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‘The Bridge’ fosters collaboration between Carolina and Duke

Established in 2016 by three students — two from Duke and one from Carolina — The Bridge is a digital publication that aims to provide an uplifting online space for women and non-binary people of color.

Members of the Bridge pose for a photo outside.
Members of the Bridge from the fall of 2019.

While they might prefer different shades of blue, a group of students from Carolina and Duke are putting their differences aside to create The Bridge, a digital publication that aims to provide an uplifting online space for women and non-binary people of color.

The organization was established in 2016 by three students — two from Duke and one from Carolina — who shared a common goal of launching a platform for women of color to create content and express themselves without fear of judgment.

The organization has since grown to more than 70 members across the two campuses.

“We have created an organization that highlights voices from marginalized communities that don’t subscribe to the traditional, patriarchal and Eurocentric narratives of self-expression, storytelling and lived experiences,” said Sofia Martinez Querecuto, a junior who serves as the editor-in-chief for The Bridge at Carolina. “We’re an organization that gives these individuals a platform through which to publish their art, their work, and to build cross-campus collaborations.”

The Bridge accepts content submissions from women and non-binary students of color at both universities, filling a gap in traditional media content. The types of content that contributors can create are endless, ranging from poetry and photography to thought pieces and videos.

“There’s a lack within the media industry of giving women and non-binary people of color the opportunity to really share their perspectives without being censored, or without being pigeon-holed or criticized for the type of content that they want to put out there,” Martinez Querecuto said. “It’s really important for us to give the people that belong to our communities a space to make their own, without judgment.”

While there are separate staffs for The Bridge at each university, members partner throughout the year for events and to steer the overall direction of the organization. Executive board members from both universities also collaborate at a retreat each semester to learn from each other’s successes and plan content.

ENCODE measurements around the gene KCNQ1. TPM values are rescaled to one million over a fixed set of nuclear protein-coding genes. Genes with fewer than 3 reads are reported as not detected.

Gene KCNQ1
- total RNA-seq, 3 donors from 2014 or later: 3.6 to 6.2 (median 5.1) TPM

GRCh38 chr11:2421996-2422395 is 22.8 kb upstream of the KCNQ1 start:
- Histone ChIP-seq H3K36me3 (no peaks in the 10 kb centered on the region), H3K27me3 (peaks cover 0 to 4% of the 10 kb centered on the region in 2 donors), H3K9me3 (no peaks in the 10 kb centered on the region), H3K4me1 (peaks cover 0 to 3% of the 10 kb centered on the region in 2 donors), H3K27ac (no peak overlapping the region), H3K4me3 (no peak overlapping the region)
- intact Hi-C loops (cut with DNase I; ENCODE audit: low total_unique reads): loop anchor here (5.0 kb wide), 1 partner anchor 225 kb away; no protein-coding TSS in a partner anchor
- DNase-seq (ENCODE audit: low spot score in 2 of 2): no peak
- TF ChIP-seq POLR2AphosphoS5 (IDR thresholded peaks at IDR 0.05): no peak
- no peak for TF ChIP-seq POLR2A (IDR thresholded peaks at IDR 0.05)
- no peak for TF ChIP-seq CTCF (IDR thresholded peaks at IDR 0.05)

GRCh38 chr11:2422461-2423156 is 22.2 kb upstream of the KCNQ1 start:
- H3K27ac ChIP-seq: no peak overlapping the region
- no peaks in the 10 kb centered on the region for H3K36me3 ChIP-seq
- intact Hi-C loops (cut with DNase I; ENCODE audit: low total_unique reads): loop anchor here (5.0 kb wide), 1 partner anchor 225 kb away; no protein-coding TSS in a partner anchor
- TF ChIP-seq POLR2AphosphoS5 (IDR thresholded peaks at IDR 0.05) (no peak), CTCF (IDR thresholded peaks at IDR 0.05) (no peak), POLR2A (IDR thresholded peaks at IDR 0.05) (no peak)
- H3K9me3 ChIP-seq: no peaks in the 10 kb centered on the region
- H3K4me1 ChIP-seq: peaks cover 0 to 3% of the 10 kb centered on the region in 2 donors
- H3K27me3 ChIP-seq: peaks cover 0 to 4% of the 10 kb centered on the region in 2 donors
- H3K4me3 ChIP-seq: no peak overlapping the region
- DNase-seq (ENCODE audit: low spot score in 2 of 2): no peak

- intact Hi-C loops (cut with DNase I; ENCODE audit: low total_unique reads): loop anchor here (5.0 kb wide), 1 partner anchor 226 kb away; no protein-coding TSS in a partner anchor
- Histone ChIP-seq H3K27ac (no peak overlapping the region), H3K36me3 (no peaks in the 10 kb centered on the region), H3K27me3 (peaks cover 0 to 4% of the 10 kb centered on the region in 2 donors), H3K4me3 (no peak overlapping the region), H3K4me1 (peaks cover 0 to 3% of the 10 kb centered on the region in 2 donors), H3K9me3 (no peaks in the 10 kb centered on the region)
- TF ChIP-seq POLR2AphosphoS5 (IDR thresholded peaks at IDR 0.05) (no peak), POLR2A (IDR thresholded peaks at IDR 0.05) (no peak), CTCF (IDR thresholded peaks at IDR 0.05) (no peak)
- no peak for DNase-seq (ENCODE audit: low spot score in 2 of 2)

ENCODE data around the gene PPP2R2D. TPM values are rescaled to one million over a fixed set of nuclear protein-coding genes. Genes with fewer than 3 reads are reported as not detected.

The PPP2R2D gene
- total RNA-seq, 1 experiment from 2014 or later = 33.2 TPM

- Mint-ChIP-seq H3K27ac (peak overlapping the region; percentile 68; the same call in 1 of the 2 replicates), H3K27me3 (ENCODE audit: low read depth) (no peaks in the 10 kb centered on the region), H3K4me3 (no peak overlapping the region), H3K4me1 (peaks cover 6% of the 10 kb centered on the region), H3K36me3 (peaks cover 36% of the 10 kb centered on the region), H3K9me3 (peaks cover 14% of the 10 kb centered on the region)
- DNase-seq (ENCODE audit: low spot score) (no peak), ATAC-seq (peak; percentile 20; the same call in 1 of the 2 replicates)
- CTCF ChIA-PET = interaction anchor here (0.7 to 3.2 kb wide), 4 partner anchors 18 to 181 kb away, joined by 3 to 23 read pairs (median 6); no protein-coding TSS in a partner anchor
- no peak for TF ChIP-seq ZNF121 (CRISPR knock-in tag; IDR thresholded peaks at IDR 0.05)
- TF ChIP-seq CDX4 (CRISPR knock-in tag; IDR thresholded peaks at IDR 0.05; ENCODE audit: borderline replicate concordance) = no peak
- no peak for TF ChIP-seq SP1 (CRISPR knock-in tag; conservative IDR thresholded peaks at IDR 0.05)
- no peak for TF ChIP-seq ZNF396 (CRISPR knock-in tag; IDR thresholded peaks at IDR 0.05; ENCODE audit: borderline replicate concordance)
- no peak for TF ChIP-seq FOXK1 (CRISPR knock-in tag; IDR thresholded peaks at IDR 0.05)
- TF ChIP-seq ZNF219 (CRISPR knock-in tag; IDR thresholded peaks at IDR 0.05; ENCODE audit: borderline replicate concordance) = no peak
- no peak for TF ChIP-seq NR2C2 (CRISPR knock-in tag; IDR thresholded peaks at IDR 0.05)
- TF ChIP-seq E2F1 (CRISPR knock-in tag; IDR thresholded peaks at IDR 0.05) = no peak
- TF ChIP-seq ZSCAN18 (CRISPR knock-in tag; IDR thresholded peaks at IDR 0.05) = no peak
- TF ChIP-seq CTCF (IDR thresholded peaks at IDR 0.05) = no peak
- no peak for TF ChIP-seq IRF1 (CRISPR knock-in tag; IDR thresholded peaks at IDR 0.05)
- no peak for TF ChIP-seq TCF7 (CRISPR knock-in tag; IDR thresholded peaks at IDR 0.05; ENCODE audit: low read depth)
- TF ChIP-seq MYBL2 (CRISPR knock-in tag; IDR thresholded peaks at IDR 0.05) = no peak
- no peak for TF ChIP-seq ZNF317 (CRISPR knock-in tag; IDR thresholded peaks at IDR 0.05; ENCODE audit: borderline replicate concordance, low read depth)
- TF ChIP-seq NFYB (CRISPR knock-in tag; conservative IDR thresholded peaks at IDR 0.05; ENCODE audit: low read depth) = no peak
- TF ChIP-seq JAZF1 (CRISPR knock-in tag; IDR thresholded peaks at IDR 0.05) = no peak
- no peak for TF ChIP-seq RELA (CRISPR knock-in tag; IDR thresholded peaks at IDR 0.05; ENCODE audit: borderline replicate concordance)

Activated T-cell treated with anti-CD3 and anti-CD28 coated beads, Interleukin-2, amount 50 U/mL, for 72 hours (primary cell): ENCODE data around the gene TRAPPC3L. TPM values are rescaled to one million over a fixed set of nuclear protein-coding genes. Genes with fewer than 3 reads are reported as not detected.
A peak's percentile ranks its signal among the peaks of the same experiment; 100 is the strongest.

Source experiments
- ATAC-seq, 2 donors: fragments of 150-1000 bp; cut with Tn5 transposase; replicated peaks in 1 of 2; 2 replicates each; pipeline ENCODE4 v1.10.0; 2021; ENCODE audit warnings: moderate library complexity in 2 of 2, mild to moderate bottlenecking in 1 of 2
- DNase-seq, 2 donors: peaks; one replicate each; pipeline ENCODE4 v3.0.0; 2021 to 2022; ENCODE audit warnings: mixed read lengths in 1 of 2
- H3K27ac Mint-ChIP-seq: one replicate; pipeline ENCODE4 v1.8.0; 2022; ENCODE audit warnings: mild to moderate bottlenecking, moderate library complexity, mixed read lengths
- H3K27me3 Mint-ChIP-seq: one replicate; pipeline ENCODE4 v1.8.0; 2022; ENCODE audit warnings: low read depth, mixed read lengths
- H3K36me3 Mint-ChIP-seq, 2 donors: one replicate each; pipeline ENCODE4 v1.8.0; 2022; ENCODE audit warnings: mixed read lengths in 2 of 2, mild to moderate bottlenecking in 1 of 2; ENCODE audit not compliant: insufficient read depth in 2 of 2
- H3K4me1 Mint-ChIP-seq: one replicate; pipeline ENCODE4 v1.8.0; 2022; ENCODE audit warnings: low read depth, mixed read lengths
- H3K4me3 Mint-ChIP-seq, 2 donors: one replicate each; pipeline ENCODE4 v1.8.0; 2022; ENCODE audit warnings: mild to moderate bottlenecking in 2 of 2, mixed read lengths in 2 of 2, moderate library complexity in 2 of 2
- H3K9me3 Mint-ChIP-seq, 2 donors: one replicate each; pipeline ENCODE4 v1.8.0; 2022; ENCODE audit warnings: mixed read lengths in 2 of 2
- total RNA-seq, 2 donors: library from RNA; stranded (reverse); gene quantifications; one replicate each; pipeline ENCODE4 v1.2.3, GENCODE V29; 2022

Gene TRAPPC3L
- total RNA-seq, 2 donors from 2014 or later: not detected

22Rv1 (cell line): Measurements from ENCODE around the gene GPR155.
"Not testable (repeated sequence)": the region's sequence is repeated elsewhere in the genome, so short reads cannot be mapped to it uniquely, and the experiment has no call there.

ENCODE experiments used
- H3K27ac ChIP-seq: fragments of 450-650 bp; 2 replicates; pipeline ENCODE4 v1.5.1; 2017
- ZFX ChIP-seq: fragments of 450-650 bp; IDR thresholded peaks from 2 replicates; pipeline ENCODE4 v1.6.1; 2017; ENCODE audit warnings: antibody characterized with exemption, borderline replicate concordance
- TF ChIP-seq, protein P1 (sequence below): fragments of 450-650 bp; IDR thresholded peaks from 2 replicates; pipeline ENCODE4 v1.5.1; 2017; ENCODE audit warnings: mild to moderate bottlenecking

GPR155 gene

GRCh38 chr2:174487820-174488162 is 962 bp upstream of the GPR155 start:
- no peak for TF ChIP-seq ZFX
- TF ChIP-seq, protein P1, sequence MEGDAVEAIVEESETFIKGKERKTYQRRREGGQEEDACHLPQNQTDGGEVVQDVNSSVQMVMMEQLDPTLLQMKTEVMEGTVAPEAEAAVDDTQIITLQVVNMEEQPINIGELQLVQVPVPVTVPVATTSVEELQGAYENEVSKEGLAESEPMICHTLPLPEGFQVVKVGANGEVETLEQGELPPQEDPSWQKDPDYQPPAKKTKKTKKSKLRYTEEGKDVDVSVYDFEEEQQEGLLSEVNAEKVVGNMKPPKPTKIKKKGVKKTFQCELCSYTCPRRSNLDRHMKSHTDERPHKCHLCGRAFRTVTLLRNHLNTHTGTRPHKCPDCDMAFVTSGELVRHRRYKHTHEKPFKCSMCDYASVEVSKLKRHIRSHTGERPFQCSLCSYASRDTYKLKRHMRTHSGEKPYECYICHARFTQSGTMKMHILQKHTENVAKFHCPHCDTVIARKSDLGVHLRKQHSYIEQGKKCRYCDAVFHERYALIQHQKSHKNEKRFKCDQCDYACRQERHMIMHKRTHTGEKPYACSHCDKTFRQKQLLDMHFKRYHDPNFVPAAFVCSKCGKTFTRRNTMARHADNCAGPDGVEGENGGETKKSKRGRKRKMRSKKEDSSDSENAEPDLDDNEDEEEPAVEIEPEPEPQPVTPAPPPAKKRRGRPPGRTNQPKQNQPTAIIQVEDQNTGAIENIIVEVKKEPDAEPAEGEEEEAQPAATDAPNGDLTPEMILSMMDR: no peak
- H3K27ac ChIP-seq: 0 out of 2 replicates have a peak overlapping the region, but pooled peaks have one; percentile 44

“Collaborating with between branches of The Bridge is always nice to do because we share a common goal and are like-minded,” said Debora Cordero Martinez, a Duke junior who serves as the editor-in-chief for The Bridge at Duke.

A major collaboration between the two schools came this year in the form of a website redesign to make the platform more accessible. Maureen Osei, a Carolina junior who serves as the web editor, oversaw the transition to the new website, working with both Carolina and Duke students to bring their ideas to life.

“We wanted to redesign the website to give it a little bit more usability. There were a lot of issues with the old site that we felt like we could change,” Osei said. “It was a pretty positive experience because we were able to get insight from both schools.”

The Bridge also fosters a strong sense of community among its members by providing various personal and professional development opportunities throughout the year.

“I love the work that we do. I’m extremely passionate about the community that we strive to build and that we have built already,” Martinez Querecuto said. “We foster confidence so that when our members leave Carolina, they can step into any room and be confident in who they are and know that there is a place for them in any space that they want to be in.”

And regardless of how the universities’ teams fare on the court, The Bridge’s cross-campus collaborations are sure to transcend the rivalry.

“There’s no Carolina-Duke rivalry between us,” Osei said. “It ends at sports.”